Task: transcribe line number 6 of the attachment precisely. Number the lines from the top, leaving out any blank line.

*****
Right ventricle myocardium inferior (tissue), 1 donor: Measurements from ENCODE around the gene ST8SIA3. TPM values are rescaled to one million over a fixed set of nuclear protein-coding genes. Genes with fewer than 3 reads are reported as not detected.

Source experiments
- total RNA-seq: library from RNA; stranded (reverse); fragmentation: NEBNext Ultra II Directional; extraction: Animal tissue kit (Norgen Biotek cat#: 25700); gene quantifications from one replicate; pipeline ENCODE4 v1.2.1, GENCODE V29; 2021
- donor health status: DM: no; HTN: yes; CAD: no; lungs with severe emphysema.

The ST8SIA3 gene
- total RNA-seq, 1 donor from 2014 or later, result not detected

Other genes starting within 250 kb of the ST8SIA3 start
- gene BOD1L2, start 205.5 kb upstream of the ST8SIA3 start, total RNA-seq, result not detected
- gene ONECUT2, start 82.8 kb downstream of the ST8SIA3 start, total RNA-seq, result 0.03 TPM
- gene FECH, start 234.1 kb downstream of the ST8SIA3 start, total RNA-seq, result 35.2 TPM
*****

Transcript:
- total RNA-seq, 1 donor from 2014 or later, result not detected